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Philippa

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https://www.mylondon.news/news/celebs/itv-long-lost-family-nicky-21089366

ITV Long Lost Family: Nicky Campbell’s painful past and how birth mum's 'inspiring' act gave him peace

The Long Lost Family presenter has battled a 'fear of rejection' after he was adopted as a baby

Nicky Campbell, 60, hosts Long Lost Family on ITV where he reunites distant relatives but his own story of loss and reunion is just as tear jerking as those on the show.  Nicky was born in 1961 to Stella Lackey, a Protestant from Dublin, and father Joseph, an Irish Republican from Belfast.  As an unmarried woman, Stella travelled from Ireland to Edinburgh to put Nicky up for adoption and escape the shame associated with being a single mother in the 1960s.  Four days after Nicky was born, he was adopted by Frank and Sheila Campbell from Scotland, where he then grew up.  Although Nicky received Christmas cards from his biological mother for the first five years of his life, he did not decide to track his parents down until he was in his 20s.  Nicky was 29 when he first met his birth mother in a hotel in Dublin. Nicky described feeling “no emotional connection” when he met her.  “Stella wanted to make up for lost time. But my time hadn’t been lost. I had my story my truth,” Nicky said.

In his memoir One of the Family, Nicky explored the challenges of being an adopted child.  Nicky revealed that coming to terms with being adopted was like living a “lie” and gave him a “fragile” sense of identity. These difficulties eventually led to a devastating breakdown.  Although Nicky has always had a close connection to his adoptive parents, he described there being a “lifelong whisper inside me: she didn’t want you, she gave you away”.

Nicky’s adoptive father Frank passed away in 1996. Nicky never admitted to Frank that he had searched for and found his biological mother.  “I felt like a traitor and didn’t speak to them about it because I wanted to protect them. But I was a coward and couldn’t say it,” Nicky said.

In 2008, 17 years after Nicky and his biological mother first met, Stella died. Nicky admitted that he was “sad but not sad enough”. 

When Nicky’s adoptive mother Sheila died in 2019, he tweeted: “I am so lucky and proud to have had her as my mum and we will miss her more than we can ever express. She was my adoptive mum. She was my real mum.”

'Guardian angel'

In 2011, Nicky started presenting Long Lost Family. This experience forced him to confront his own experiences as a birth son.  Memories of his own adoption story started to take a toll on his mental health.  Nicky was referred to a psychiatrist and diagnosed as clinically depressed and bipolar type two.  ella, Nicky’s birth mother, had also lived with bipolar disorder for all her adult years.  Nicky’s role as a presenter on Long Lost Family marked a turning point in his own adoption journey.  With the support of his dog Maxwell, who Nicky considers his “guardian angel”, Nicky was able to open the many letters he’d received from Stella but never opened.  After spending two hours going through the letters, Nicky discovered his mother had told “the people who matter” about Nicky’s existence and the fact she had put him up for adoption all those years ago.  Knowing his birth mother had the courage to tell people about her secret child was inspiring for Nicky, and he was able to make peace with his past.  Today, Nicky is an ambassador for Adoption UK and he has helped dozens of families reunite on Long Lost Family with co-host Davina McCall.  Although working on the popular TV show can bring up difficult memories for Nicky, the popularity of Long Lost Family shows the importance of family connection.  Nicky now enjoys his own family life with his wife, journalist and radio DJ Tina Ritchie, and their four children.  “It may have taken a while and been a bumpy ride, but I have reached the point where I recognise my birth mother and my birth father for what and who they are.  I am part of them and they are part of me.”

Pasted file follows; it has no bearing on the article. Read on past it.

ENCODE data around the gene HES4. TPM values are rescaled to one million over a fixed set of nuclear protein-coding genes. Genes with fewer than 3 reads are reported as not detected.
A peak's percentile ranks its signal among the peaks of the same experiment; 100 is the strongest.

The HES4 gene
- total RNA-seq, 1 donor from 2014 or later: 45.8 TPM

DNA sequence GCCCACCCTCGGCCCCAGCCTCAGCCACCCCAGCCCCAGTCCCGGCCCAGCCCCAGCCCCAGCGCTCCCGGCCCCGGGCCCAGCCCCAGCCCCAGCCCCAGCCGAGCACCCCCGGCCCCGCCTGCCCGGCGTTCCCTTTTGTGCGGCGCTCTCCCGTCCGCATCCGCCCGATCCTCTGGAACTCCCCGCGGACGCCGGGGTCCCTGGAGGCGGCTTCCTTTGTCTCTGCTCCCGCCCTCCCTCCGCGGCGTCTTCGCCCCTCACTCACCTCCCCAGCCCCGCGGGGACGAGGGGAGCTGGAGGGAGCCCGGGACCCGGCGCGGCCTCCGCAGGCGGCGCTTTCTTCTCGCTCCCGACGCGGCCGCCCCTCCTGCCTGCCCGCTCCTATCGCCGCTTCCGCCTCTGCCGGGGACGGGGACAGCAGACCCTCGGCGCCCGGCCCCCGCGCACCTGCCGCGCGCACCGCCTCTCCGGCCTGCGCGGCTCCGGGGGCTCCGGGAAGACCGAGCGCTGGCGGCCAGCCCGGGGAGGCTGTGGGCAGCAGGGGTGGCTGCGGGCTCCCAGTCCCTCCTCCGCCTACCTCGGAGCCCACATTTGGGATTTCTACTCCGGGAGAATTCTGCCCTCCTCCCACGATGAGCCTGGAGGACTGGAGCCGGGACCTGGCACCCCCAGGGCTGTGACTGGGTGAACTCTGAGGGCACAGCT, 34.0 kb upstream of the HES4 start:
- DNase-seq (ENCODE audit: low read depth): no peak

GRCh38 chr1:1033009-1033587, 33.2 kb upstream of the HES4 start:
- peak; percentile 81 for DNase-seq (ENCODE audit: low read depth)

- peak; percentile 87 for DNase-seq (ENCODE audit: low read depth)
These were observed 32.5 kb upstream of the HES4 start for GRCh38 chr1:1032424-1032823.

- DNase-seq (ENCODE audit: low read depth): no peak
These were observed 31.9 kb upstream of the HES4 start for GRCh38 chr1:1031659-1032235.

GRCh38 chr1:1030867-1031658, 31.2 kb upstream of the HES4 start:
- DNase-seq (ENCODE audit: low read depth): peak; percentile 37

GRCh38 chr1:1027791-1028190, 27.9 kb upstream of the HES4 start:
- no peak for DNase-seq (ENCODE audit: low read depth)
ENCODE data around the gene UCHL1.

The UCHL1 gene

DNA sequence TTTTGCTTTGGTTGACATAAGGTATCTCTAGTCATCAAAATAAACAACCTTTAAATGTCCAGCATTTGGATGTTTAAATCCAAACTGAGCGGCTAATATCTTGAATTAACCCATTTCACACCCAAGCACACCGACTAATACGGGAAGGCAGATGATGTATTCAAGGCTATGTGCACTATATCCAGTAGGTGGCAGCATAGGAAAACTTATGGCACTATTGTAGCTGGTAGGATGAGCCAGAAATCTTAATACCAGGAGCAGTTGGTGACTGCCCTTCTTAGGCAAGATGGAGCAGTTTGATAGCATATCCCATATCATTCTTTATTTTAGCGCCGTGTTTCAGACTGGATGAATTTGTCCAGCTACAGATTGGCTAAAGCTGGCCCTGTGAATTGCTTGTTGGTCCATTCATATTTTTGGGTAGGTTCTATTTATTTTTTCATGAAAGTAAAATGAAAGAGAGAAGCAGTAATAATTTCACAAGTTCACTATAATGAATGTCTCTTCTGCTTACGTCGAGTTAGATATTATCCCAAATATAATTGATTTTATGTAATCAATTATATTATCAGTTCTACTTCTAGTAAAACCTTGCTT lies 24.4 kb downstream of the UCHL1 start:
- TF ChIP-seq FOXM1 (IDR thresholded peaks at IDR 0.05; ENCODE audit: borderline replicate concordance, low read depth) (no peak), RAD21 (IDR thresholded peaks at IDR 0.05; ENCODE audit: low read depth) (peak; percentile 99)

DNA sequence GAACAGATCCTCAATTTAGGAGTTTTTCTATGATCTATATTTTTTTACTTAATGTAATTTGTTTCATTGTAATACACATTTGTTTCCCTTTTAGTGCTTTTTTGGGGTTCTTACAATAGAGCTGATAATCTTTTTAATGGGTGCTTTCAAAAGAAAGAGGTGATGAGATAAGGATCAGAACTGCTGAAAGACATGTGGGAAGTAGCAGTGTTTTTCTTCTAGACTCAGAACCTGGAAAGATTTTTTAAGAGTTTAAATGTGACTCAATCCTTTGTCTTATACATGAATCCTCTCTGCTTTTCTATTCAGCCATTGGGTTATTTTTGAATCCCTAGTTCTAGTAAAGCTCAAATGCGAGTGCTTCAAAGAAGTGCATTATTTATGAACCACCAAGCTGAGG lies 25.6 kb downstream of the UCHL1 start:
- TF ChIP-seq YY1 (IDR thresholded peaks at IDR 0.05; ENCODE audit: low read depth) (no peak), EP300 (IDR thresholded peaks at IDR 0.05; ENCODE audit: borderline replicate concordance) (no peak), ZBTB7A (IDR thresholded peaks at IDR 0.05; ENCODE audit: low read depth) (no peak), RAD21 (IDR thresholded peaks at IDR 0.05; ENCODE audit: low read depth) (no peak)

« Last Edit: July 21, 2021, 01:07:46 PM by Philippa »

In Gods Hands

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I haven't watched Long Lost Family for a few years now as it stigmatizes women by refering to them as birth mothers.  It's bad enough that the perspective of mothers as single, poor, too young, unable to look after their babies and and / or didn't want to raise their babies.  The reality is so many had their babies taken against their will but society doesn't want to know the truth as it's too painful to accept.  It's far easier to belief they wanted to give their babies away than believe that these mothers weren't given a chance.